1. INTEREST Upon seeing the teacher and the qualities evinced by spiritual practice, and by hearing the Dharma, you naturally become aware of how nice it feels. There is a calm, soothing vibration which is very special. Effortlessly, you feel attracted and drawn closer. This state is known as interest. You are moved in a direction that nobody forced or pushed you into. Simply contacting the presence of the Three Jewels through seeing their qualities and hearing the teachings brings a very peaceful feeling and an intimation of something beautiful. You might feel like you're coming home.
2. LONGING The initial interest becomes intensified into strong motivation in this second step. In Tibetan gö-pa means longing. This is when you think, 'I really should do this.' You feel you must finish the journey home, walk through the door and step inside. You have a joyful feeling about getting inside. This leads to a strong practice and a meaningful response to the teaching. Having opened oneself, one becomes intimate with the Dharma, continually deepening and maturing in that understanding.
3. CONFIDENCE This comes from practical acquaintance with the Dharma, like the familiarity experienced when you arrive home. You feel very relaxed and have certainty regarding what is true. When you were initially interested, you simply thought, 'How nice...' then through inspiration, you became determined to move in that direction. The level of confidence is when you've really come home for good. You no longer have any doubt or hesitation. You've settled into your own space and reached the point of relaxed confidence. No longer do you have to search and wander, driven by feelings of poverty or insufficiency. You are at peace. You feel full and comfortable, finally able to enjoy the wealth and riches within your own home.
Confidence is very important. Without it you're not going to attain enlightenment or be able to help other beings. Confidence encourages you to settle down, to relax into the fullness of what you already have so that you can see what is still to be realized or accomplished. You are able to feel at ease while learning to work with the whole situation, to creatively participate in the world and be of benefit to others. This effort is sustained by meditation.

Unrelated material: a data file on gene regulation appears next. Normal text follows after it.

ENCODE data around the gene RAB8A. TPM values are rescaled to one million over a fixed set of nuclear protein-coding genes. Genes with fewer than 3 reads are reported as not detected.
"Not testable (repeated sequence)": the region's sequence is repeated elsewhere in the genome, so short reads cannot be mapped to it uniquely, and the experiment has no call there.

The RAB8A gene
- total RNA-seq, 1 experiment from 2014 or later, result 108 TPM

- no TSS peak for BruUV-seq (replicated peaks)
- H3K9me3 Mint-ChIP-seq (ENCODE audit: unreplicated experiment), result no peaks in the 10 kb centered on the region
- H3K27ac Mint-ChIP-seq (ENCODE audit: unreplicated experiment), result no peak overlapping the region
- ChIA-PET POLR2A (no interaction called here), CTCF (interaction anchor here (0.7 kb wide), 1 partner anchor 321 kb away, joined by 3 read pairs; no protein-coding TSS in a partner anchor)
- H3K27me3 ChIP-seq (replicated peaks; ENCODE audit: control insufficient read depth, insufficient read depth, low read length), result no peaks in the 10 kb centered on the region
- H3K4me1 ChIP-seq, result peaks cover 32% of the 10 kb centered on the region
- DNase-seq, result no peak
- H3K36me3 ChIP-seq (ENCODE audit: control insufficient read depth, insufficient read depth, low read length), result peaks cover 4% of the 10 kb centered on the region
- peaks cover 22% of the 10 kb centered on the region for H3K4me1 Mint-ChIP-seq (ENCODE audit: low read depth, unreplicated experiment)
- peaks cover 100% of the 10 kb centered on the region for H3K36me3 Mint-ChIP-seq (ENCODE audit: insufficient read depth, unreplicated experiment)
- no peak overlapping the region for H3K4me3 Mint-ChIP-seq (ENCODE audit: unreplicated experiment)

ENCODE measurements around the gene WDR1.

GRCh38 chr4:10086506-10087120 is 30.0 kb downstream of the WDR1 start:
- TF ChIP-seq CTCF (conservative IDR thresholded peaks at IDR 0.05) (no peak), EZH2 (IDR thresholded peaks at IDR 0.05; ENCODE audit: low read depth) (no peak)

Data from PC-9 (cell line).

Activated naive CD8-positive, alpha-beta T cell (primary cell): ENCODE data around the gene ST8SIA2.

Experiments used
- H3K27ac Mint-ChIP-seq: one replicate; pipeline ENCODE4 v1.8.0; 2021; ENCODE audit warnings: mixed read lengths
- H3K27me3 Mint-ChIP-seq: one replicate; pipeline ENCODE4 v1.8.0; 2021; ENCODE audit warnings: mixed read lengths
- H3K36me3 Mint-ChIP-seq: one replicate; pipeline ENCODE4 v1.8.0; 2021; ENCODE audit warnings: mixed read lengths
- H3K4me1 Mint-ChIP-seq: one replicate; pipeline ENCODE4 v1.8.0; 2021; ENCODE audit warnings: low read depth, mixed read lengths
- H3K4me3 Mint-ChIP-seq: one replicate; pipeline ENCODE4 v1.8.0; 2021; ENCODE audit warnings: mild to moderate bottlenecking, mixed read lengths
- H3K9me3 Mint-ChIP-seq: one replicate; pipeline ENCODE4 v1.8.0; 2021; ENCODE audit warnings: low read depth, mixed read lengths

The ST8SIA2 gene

Realization comes through meditation, not just by studying and analyzing. Too much thinking and intellectual analysis only leads to more conceptions, following one upon another to the point where you're merely hovering over the actual experiences of life, carried away by endless mentalizing.
Dwelling in conceptions is an inherently unstable condition. You won't find anything there. Eventually the imbalance of an overly intellectual approach gives rise to more doubt. The energy of your initial interest and longing is lost in the proliferation of abstraction and analysis. By clinging to conceptions, we end up in doubt. There is a saying in Tibet, 'Expertise can become another form of stupidity.'
By over-indulging in intellectual analysis and conceptualization, we will be constantly plagued by doubt and hesitation. In clinging to concepts, we merely skim across the surface of knowledge and life-experiences, obscuring the original qualities of meaningful, participatory awareness. This prevents us from being of benefit to either ourselves or other beings.
To have confidence in the Dharma and faith in the wisdom of love and compassion is wisdom itself......http://www.turtlehill.org/khen/devo.html
"Despite the fact that we are a ceaselessly transforming stream, interdependent with other beings and the whole world, we imagine that there exists in us an unchanging entity that characterizes us and that we must protect and please. A thorough analysis of this reveals that it is only a fictitious mental construct".
Shechen Rabjam Rinpoche.